Fossil leaves reveal effect of "impact winter"

When the Chicxulub bolide struck the Yucatán Peninsula at the end of the Cretaceous about 66 million years ago, widespread extinctions of land and marine animals resulted. However, the blast’s lasting effects on plants, which tend to be more resilient against impact-related fallout, have been less clear. Now, a new analysis of fossil leaves dating to around the end-Cretaceous offers some of the first quantitative evidence of a substantial shift in plant communities — toward more deciduous plants — following the impact.

Full content for EARTH is available to subscribers. If you would like to gain access to the full version of this article, as well as all EARTH content, please subscribe today.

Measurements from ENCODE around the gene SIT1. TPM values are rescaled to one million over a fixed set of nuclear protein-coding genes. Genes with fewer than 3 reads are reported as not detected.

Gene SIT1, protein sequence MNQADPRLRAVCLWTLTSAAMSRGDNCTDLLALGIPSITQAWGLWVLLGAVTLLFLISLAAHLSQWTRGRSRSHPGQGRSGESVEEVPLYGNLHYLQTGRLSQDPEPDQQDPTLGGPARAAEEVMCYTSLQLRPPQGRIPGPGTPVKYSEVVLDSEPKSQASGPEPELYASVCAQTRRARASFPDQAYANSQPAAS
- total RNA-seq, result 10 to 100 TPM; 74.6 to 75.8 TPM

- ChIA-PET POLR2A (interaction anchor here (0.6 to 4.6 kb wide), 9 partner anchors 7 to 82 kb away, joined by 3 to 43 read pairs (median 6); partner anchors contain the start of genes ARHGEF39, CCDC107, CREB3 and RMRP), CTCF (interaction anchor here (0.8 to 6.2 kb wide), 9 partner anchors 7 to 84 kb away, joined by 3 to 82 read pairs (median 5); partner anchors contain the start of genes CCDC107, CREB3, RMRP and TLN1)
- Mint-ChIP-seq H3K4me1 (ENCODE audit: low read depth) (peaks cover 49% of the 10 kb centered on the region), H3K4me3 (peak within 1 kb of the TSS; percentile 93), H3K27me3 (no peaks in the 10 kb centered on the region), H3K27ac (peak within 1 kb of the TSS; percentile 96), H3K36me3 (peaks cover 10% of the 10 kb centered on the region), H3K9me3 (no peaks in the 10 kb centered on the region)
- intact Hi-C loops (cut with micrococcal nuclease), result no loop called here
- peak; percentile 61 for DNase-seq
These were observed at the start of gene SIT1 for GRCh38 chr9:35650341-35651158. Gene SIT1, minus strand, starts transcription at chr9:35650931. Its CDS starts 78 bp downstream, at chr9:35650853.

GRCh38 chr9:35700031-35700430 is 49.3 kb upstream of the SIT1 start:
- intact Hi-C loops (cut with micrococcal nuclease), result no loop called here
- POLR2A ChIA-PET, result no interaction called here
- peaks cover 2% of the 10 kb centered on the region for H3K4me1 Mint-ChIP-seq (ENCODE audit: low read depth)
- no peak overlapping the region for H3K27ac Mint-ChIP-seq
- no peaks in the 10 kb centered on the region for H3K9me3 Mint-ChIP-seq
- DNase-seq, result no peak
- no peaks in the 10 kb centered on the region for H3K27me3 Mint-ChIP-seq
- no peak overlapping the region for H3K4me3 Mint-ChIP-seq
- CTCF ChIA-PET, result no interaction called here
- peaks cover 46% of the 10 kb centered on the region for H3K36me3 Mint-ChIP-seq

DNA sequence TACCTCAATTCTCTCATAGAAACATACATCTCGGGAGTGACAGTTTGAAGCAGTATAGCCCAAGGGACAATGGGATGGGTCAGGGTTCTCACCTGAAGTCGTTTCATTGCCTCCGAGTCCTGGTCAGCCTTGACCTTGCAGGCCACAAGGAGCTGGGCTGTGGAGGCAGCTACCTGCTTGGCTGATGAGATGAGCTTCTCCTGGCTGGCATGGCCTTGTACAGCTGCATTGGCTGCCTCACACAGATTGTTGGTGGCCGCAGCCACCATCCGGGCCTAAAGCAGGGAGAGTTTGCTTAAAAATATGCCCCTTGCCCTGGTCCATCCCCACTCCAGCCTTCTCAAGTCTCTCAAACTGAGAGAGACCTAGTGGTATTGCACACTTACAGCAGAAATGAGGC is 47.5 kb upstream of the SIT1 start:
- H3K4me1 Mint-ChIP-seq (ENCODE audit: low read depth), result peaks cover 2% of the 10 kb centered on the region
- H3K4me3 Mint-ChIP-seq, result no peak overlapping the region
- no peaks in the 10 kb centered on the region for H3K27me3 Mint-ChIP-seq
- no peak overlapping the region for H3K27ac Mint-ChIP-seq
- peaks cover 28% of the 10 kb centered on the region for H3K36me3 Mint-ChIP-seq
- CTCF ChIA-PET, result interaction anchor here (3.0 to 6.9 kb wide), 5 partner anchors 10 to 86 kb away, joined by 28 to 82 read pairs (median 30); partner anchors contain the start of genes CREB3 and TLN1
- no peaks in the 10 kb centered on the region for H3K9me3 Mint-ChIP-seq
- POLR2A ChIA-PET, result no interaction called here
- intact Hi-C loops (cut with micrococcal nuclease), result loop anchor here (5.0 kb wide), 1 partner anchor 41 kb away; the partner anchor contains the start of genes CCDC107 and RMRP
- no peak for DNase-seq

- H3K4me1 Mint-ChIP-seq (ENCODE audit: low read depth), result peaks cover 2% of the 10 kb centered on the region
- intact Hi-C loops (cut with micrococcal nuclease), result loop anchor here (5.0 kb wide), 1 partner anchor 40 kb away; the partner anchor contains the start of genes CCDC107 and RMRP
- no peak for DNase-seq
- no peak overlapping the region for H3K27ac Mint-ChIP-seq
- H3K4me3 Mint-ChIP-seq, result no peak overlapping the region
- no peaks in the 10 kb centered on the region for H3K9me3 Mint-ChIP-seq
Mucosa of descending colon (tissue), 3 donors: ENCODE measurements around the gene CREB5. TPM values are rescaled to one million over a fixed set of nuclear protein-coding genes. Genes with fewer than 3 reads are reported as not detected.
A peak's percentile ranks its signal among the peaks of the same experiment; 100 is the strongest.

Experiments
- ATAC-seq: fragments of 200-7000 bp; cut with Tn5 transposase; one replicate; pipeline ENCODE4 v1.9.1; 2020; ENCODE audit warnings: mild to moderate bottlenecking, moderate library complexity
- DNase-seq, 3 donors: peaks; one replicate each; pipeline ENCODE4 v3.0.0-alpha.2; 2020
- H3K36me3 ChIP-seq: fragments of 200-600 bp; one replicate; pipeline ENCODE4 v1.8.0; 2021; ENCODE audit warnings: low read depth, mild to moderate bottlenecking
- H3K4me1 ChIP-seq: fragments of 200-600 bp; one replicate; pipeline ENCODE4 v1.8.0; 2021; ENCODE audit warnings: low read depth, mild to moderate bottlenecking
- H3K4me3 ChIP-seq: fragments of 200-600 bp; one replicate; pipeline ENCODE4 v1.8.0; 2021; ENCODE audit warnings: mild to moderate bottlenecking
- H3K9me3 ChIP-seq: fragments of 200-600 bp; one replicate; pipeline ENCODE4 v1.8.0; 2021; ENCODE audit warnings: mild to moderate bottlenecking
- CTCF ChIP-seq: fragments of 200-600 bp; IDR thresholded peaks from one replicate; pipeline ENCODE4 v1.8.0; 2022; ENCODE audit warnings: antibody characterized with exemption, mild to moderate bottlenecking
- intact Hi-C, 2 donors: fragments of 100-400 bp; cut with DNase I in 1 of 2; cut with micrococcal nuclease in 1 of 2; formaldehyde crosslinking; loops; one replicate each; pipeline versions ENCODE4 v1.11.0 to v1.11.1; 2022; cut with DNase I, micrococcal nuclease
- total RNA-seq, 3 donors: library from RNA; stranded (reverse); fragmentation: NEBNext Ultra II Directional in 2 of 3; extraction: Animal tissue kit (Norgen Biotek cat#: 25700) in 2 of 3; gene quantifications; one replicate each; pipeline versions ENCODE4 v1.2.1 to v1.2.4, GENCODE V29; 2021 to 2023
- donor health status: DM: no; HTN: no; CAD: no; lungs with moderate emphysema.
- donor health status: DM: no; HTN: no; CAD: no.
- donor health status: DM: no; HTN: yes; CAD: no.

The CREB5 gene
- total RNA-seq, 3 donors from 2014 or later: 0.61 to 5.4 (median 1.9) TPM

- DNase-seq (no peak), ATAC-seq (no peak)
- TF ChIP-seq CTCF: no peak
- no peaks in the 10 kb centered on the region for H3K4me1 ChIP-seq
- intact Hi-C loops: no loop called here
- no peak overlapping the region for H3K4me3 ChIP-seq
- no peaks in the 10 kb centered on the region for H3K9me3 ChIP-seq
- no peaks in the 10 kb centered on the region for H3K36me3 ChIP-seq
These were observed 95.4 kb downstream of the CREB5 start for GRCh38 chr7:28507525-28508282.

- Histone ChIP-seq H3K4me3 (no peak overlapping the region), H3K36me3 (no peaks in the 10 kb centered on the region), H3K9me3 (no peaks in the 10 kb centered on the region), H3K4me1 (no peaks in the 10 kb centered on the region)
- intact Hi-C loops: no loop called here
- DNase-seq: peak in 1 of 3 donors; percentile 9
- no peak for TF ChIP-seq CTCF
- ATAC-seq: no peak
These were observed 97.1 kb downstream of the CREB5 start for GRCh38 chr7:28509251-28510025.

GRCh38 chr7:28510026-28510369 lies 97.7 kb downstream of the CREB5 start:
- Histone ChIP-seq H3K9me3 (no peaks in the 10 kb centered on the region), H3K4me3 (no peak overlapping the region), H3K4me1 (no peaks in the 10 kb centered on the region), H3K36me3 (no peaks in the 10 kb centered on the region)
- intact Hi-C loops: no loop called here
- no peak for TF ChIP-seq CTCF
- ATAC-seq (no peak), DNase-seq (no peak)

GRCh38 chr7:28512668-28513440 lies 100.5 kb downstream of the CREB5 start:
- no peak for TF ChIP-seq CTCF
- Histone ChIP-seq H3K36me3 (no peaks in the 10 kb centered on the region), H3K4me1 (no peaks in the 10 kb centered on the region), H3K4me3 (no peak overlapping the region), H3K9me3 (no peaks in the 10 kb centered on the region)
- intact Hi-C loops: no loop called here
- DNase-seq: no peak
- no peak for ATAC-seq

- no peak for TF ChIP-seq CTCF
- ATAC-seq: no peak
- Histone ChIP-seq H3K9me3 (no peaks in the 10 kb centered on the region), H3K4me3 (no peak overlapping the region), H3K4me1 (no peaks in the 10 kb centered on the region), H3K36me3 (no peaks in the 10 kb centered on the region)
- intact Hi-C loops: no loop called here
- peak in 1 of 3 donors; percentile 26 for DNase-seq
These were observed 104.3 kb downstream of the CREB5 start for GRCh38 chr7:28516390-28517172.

If you are connecting using a Library (IP-based) Subscription, please access full issues of the magazine through our Library Access portal.

Timothy Oleson

Timothy Oleson

Tim is the news editor at EARTH, and writes the Bare Earth Elements blog. His scientific interests span the geosciences from biogeochemistry to seismology to space science. Formerly based in Madison, Wis., he now resides in the Washington, D.C., area.

Thursday, March 5, 2015 - 06:00